Reusable Swiffer Pads and Swiffer Dusters

I have mentioned several times before that I do NOT like cleaning! I love anything that makes the job easier when it absolutely MUST be done! Two tools I have fallen in love with are the Swiffer Wet Jet and the Swiffer Duster. The Swiffer Wet Jet is light weight with a lot of maneuverability. I particularly enjoyed it during my last pregnancy! The Swiffer Duster can be extended to reach high ceiling fans and is able to get into tight, hard to reach places. Again, I particularly enjoyed it during my last pregnancy! However, being the frugal person that I am, I do not like having to constantly buy disposable pads and dusters! Therefore, I got out my sewing machine, an old towel, an old t-shirt, and got to work creating my own washable Swiffer Wet Jet pads and Swiffer dusters!


To make the duster, I used an old t-shirt to cut out 7 rectangular pieces with fringe.


This is probably an unnecessary step, but I decided to put Fray Check around the edges.


Next I stitched each piece down the center to the center region of the base piece.


You can see the stitches I made on the back of the base piece. Finally I stitched some elastic on the back to slip the Swiffer Duster into.


To make the Wet Jet pad, I took an old towel and cut it so the Wet Jet would fit in the center.


Last I sewed the towel together like a mattress sheet.

I have used the wet jet pad multiple times and absolutely love it! The duster also works well but the disposable one is less bulky and does not attract dust quite as easily. However, it still works well enough that I would use my homemade version instead of buying more disposables.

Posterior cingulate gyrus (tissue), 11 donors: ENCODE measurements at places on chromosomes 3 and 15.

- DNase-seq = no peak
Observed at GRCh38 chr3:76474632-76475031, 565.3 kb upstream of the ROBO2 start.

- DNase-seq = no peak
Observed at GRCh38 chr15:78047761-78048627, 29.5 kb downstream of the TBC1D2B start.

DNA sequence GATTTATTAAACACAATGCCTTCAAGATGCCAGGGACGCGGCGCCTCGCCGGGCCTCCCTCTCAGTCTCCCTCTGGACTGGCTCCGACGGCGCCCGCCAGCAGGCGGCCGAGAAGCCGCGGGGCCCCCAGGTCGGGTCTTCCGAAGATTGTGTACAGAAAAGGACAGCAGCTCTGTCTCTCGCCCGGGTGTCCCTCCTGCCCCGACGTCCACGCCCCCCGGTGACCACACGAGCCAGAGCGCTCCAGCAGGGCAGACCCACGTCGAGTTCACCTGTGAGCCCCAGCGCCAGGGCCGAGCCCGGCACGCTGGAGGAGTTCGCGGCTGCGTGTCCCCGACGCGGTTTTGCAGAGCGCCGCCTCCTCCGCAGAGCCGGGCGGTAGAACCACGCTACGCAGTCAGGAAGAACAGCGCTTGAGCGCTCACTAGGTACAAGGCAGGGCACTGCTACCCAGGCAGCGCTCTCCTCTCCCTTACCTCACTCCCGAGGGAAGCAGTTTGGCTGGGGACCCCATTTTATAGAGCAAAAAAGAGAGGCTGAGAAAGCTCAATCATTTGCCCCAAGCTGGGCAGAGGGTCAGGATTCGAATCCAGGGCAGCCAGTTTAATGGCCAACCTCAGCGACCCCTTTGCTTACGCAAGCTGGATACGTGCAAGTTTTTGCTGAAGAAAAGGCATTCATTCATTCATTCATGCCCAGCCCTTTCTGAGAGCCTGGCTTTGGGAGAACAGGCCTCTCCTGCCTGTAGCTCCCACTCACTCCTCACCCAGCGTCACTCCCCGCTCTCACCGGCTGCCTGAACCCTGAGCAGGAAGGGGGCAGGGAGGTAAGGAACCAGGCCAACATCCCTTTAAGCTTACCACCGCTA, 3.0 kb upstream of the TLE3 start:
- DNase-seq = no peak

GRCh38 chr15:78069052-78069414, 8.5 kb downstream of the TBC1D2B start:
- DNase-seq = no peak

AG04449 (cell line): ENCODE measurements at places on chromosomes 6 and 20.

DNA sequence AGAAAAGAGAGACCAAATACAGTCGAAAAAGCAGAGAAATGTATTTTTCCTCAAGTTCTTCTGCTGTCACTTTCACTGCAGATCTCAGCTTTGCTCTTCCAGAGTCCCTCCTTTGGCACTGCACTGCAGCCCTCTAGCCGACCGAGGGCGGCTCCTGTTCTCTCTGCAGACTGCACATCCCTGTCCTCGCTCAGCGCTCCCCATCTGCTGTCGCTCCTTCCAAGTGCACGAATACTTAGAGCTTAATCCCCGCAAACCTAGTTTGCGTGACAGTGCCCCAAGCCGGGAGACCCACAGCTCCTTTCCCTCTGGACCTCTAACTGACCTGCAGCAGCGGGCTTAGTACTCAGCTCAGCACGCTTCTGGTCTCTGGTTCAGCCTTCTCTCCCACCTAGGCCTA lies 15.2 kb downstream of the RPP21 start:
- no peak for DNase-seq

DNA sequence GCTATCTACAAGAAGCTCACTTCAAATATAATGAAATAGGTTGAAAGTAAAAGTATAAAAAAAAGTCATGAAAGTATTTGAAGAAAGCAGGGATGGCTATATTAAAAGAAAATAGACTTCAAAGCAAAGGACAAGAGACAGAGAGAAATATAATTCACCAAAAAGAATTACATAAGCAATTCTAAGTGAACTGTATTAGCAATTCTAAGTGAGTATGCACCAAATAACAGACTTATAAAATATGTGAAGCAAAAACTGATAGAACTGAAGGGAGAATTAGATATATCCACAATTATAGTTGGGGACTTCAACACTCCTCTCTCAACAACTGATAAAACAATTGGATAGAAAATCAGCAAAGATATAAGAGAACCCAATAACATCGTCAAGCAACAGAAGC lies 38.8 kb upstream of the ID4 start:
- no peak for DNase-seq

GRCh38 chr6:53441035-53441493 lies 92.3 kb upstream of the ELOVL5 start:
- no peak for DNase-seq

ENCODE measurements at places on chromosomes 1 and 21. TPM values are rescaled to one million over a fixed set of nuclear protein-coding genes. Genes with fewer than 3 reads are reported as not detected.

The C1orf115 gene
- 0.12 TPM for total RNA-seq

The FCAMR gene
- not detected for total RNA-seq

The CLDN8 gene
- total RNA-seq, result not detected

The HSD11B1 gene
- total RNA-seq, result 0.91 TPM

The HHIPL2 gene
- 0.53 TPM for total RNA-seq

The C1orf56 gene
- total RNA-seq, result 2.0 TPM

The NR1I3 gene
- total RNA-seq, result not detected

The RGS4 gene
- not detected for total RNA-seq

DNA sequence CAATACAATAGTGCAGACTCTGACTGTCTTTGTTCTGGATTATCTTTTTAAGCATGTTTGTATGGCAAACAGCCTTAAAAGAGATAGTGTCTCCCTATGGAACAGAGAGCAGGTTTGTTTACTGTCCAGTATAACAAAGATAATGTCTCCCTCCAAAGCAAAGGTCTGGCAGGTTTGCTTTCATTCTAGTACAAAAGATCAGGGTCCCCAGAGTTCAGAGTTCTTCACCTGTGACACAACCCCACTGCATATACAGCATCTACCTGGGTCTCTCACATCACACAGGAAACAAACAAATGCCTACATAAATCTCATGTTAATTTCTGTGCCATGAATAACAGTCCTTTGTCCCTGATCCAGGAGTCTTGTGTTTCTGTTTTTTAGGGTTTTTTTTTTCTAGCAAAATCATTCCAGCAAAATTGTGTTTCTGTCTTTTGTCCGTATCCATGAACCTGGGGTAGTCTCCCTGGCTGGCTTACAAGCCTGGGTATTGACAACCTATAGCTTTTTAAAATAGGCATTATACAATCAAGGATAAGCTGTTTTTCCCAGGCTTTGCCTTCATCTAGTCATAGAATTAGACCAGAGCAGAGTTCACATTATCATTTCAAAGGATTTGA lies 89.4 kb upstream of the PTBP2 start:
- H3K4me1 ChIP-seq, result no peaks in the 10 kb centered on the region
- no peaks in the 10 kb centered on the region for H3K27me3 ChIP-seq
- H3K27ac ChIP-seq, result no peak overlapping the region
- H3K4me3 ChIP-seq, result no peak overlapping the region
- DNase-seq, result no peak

Homemade Dishwasher Detergent

We have a dishwasher, but it doesn’t work very well. Typically I wash all of our dishes by hand and use our dishwasher as a giant dish drainer. Periodically, when it gets full, I run it more for sterilization purposes than anything. Recently, I discovered that I had run out of dishwasher detergent and found a great recipe for powdered dishwasher detergent on Thrifty Fun. It worked really well, and it uses ingredients we typically keep around our house!


You put equal parts of baking soda and borax in the soap dispenser in your dishwasher. (You can keep this premixed in a container.) Then sprinkle a little Fruit Fresh on top. (You should NOT add this to a premixed batch as it might cause it to get chunky.)


Then turn on your dishwasher! I have been very pleased with the results!

Treating Impossible Stains

Since Jessica was born, I seem to have more impossible stains in our laundry to deal with. After a lot of trial and error, I have concluded that there are two types of impossible stains with different treatment methods for each.


1) Colored stains that will not come out (coffee, spaghetti sauce, red juice, etc.)